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St. John's Jakarr Sampson declares for NBA Draft

Sampson and the school feel he could be a mid-first round to mid-second round pick; buzz around Sampson's chances has been quiet.

In what may be a surprise to some, but a known possibility for others, St. John's forward JaKarr Sampson has declared for the NBA draft. Sampson, the 2013 Big East Rookie of the Year, was known to be pondering a graduation to the pros.

"JaKarr will forego his final two years of eligibility and pursue his dream of playing in the NBA. We are grateful for JaKarr's contributions to our St. John’s basketball program," said Red Storm head coach Steve Lavin. "In speaking with NBA general managers JaKarr is projected as a draft prospect with intriguing talent and upside."

Sampson is St. John's second-leading scorer at just under 13 points per game; with seniors God`sGift Achiuwa and Orlando Sanchez graduating, a thin frontcourt for St. john's becomes thinner as Sampson pursues his NBA dreams.

Like Moe Harkless before him, the long forward hopes to land with an NBA team that is interested in taking his raw athleticism and developing a full player. And Sampson isn't just taking a peek at the pro level; he says that he is "fully committed" to going pro.

"I plan to hire an agent soon," he said.

"This wasn't a quick decision," Sampson added, "but it’s been something I’ve been considering for more than a year. I took my time and spoke with key people. Right now [my NBA dream is] close. It’s reachable."

Though this year's NBA draft is said to be stacked, Sampson - who has not appeared on any widely-regarded prospective draft boards - plans on taking his skills to the professional level.

"I've heard a lot of comparisons to Paul George," Sampson said when talking about his NBA comparables. "That’s the main one."

Steve Lavin supports Sampson - who says he will come back to school for his degree - and hopes the Red Storm send another player from one of his rosters to the NBA, joining Maurice Harkless and the players in the class of 2011 who have spent time on summer league rosters.

Sampson averaged 13 points per game in Big East play, adding just under 6 rebounds for the 20-13 St. John's Red Storm. He shot 1/5 from beyond the arc this season over all, and 50% inside the arc - often on pick and pop or transition jump shots from 18-15 feet. His career high was 21 points against Butler in Madison Square Garden.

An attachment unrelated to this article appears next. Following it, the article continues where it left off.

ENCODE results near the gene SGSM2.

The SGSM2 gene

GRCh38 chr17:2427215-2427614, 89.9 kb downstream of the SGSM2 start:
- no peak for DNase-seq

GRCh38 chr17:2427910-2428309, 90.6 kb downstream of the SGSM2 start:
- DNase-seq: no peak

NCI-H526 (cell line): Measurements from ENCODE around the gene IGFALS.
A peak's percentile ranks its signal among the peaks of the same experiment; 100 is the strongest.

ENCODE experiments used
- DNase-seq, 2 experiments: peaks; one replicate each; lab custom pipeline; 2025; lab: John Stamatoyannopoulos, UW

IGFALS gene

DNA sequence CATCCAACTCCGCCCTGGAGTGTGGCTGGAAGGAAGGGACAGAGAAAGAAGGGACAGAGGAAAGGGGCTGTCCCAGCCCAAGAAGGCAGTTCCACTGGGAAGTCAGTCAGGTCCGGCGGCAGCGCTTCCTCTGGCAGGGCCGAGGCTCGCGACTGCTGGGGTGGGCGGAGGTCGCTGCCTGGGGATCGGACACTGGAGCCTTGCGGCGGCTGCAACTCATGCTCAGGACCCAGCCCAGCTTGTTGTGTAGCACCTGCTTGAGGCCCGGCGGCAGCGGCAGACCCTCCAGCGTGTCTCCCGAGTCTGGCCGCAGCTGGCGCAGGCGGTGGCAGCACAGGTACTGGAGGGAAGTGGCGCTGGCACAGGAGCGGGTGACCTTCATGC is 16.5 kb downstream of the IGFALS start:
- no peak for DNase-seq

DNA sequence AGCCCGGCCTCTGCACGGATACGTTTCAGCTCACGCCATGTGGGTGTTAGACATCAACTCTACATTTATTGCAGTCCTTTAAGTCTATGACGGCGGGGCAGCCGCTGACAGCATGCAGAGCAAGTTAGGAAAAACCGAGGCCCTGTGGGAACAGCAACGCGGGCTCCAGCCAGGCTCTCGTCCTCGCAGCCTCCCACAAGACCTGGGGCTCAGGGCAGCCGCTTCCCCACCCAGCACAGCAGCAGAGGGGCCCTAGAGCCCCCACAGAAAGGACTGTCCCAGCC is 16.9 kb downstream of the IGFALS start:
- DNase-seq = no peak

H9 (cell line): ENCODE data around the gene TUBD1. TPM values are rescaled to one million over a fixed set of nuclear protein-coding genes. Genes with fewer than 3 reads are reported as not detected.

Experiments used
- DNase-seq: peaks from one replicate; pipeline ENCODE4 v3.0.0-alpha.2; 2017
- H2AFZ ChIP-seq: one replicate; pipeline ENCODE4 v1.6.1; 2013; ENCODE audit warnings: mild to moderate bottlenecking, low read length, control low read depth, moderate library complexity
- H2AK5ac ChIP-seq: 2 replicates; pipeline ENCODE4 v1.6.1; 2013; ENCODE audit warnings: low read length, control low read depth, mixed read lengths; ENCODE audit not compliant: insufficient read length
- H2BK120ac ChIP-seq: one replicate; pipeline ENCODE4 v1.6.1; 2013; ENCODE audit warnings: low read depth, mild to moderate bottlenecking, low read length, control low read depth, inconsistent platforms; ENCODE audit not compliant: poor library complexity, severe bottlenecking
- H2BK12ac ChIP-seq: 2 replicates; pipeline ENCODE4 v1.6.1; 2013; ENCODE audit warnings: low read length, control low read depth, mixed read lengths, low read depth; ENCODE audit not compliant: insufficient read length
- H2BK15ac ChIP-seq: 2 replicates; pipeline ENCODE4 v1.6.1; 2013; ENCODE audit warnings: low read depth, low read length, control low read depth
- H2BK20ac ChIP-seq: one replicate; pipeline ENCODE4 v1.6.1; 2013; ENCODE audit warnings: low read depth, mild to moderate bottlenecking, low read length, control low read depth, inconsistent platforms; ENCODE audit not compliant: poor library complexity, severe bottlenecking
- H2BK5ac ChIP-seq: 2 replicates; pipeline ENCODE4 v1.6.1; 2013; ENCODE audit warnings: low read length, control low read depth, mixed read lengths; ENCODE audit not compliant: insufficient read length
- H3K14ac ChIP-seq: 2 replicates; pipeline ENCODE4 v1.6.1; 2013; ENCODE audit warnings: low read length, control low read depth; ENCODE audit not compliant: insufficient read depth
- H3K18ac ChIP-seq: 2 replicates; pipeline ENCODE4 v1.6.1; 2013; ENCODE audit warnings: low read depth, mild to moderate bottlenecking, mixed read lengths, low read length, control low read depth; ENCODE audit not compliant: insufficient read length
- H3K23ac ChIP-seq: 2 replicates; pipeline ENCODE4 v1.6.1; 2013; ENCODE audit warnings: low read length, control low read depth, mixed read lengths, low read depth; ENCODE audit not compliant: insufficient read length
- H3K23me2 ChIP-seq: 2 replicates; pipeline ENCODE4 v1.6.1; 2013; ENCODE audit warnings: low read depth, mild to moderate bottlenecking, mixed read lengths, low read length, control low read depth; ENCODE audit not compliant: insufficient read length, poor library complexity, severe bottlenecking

Sampson also averaged over 3 fouls per contest and drew 47 foul shots.

Despite the numbers, Sampson has great size and athleticism. From the Asbury Park Press, Josh Newman spoke to a scout on Sampson:

"He has a world of talent and this is a big year for him. He has the opportunity in the Big East to take a major step. He’s been a little in and out so far, and consistency is the hallmark we’re looking for out of him. He’s a first-round talent, but we’re looking for first-round production. There’s no question he’ll benefit from this second year in school in terms of his maturity, strength, the whole thing."

On Zagsblog in February, Newman heard again from scouts:

"He is a raw, athletic talent that needs to continue to work on becoming a more consistent perimeter shooter as well as improve his ball skills (passing, ball handling) to be a more efficient 3 at the NBA level. He has first-round potential."

And from Draft Express:

For all of his size and athletic advantages, he made just 53% of his shots around the basket from the power forward position, due in large part to his lack of strength, poor decision making skills and inability to dribble or finish with his off hand. He is limited to, more or less, straight line right-handed drives to the basket, not possessing much in the way of advanced ball-handling moves, and is susceptible to turnovers due to his high dribble and the predictability of his offensive game. Defenses like to sag off him because of how shaky his outside jumper is, and Sampson isn't capable of punishing them consistently enough.

With that said, Sampson shows potential as a shot-creator in the half-court, as he has an excellent first step and some raw ability to make pull-up jumpers off the dribble. Despite getting excellent elevation on his jumper and possessing a high release point, Sampson has limited range from the perimeter and is largely a non-threat with his feet set from beyond the arc, as he sports very poor shooting mechanics. He is more effective shooting off the dribble, mostly from the mid-range, where he made 40% of his attempts last season.

His lack of range hurts his NBA prospects significantly, though, as it's virtually impossible to find perimeter players these days that are not capable of making shots from beyond the arc at all. Sampson missed all eight of his three point field goal attempts last season, and his poor mechanics don't leave a lot of room for optimism regarding his ability to improve in this area, unless he completely retools his jump-shot.

Has he shown enough to make the leap to the NBA level?